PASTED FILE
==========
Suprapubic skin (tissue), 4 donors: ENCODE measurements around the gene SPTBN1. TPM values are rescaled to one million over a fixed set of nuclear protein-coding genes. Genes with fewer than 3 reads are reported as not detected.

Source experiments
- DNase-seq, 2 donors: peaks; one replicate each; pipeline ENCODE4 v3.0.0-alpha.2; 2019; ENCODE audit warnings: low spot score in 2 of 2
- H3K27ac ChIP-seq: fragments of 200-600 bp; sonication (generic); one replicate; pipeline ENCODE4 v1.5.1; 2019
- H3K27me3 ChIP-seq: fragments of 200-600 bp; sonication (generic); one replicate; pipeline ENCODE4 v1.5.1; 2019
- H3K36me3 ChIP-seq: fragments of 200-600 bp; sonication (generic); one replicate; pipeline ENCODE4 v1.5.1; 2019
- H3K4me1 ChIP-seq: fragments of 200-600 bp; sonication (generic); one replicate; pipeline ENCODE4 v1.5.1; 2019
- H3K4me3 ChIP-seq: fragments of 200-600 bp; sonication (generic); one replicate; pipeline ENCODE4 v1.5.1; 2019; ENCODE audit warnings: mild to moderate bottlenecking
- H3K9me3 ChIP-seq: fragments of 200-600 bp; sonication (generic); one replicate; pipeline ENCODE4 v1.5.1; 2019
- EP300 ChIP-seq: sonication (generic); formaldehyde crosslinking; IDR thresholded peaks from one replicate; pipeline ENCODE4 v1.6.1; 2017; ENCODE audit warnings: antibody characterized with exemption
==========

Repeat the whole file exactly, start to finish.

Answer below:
Suprapubic skin (tissue), 4 donors: ENCODE measurements around the gene SPTBN1. TPM values are rescaled to one million over a fixed set of nuclear protein-coding genes. Genes with fewer than 3 reads are reported as not detected.

Source experiments
- DNase-seq, 2 donors: peaks; one replicate each; pipeline ENCODE4 v3.0.0-alpha.2; 2019; ENCODE audit warnings: low spot score in 2 of 2
- H3K27ac ChIP-seq: fragments of 200-600 bp; sonication (generic); one replicate; pipeline ENCODE4 v1.5.1; 2019
- H3K27me3 ChIP-seq: fragments of 200-600 bp; sonication (generic); one replicate; pipeline ENCODE4 v1.5.1; 2019
- H3K36me3 ChIP-seq: fragments of 200-600 bp; sonication (generic); one replicate; pipeline ENCODE4 v1.5.1; 2019
- H3K4me1 ChIP-seq: fragments of 200-600 bp; sonication (generic); one replicate; pipeline ENCODE4 v1.5.1; 2019
- H3K4me3 ChIP-seq: fragments of 200-600 bp; sonication (generic); one replicate; pipeline ENCODE4 v1.5.1; 2019; ENCODE audit warnings: mild to moderate bottlenecking
- H3K9me3 ChIP-seq: fragments of 200-600 bp; sonication (generic); one replicate; pipeline ENCODE4 v1.5.1; 2019
- EP300 ChIP-seq: sonication (generic); formaldehyde crosslinking; IDR thresholded peaks from one replicate; pipeline ENCODE4 v1.6.1; 2017; ENCODE audit warnings: antibody characterized with exemption